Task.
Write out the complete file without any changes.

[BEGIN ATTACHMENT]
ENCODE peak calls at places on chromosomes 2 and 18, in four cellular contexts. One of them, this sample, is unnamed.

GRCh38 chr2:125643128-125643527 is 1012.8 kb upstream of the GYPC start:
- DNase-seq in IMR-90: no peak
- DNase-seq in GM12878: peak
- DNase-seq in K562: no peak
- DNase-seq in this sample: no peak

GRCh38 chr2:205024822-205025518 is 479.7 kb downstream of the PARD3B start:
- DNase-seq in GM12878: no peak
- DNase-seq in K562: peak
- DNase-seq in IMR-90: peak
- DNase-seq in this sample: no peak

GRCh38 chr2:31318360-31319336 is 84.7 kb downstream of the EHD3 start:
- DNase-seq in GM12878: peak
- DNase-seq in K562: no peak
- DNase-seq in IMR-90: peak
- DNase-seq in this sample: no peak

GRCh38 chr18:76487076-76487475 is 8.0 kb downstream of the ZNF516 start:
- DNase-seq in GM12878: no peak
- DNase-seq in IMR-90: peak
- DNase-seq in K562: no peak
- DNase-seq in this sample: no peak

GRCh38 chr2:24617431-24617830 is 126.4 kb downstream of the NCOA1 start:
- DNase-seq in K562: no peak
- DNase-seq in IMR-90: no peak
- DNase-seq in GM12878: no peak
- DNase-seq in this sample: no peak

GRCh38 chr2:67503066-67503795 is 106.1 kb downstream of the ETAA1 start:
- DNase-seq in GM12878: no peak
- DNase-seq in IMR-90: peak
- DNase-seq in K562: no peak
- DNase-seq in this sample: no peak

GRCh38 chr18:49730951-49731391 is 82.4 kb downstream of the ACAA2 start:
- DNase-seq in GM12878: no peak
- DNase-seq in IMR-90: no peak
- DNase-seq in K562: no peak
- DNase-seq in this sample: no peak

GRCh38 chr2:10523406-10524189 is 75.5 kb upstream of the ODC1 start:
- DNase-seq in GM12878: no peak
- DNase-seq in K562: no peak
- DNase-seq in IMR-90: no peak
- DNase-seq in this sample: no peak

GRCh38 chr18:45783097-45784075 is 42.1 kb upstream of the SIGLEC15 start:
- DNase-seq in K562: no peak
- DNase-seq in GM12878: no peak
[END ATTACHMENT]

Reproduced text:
ENCODE peak calls at places on chromosomes 2 and 18, in four cellular contexts. One of them, this sample, is unnamed.

GRCh38 chr2:125643128-125643527 is 1012.8 kb upstream of the GYPC start:
- DNase-seq in IMR-90: no peak
- DNase-seq in GM12878: peak
- DNase-seq in K562: no peak
- DNase-seq in this sample: no peak

GRCh38 chr2:205024822-205025518 is 479.7 kb downstream of the PARD3B start:
- DNase-seq in GM12878: no peak
- DNase-seq in K562: peak
- DNase-seq in IMR-90: peak
- DNase-seq in this sample: no peak

GRCh38 chr2:31318360-31319336 is 84.7 kb downstream of the EHD3 start:
- DNase-seq in GM12878: peak
- DNase-seq in K562: no peak
- DNase-seq in IMR-90: peak
- DNase-seq in this sample: no peak

GRCh38 chr18:76487076-76487475 is 8.0 kb downstream of the ZNF516 start:
- DNase-seq in GM12878: no peak
- DNase-seq in IMR-90: peak
- DNase-seq in K562: no peak
- DNase-seq in this sample: no peak

GRCh38 chr2:24617431-24617830 is 126.4 kb downstream of the NCOA1 start:
- DNase-seq in K562: no peak
- DNase-seq in IMR-90: no peak
- DNase-seq in GM12878: no peak
- DNase-seq in this sample: no peak

GRCh38 chr2:67503066-67503795 is 106.1 kb downstream of the ETAA1 start:
- DNase-seq in GM12878: no peak
- DNase-seq in IMR-90: peak
- DNase-seq in K562: no peak
- DNase-seq in this sample: no peak

GRCh38 chr18:49730951-49731391 is 82.4 kb downstream of the ACAA2 start:
- DNase-seq in GM12878: no peak
- DNase-seq in IMR-90: no peak
- DNase-seq in K562: no peak
- DNase-seq in this sample: no peak

GRCh38 chr2:10523406-10524189 is 75.5 kb upstream of the ODC1 start:
- DNase-seq in GM12878: no peak
- DNase-seq in K562: no peak
- DNase-seq in IMR-90: no peak
- DNase-seq in this sample: no peak

GRCh38 chr18:45783097-45784075 is 42.1 kb upstream of the SIGLEC15 start:
- DNase-seq in K562: no peak
- DNase-seq in GM12878: no peak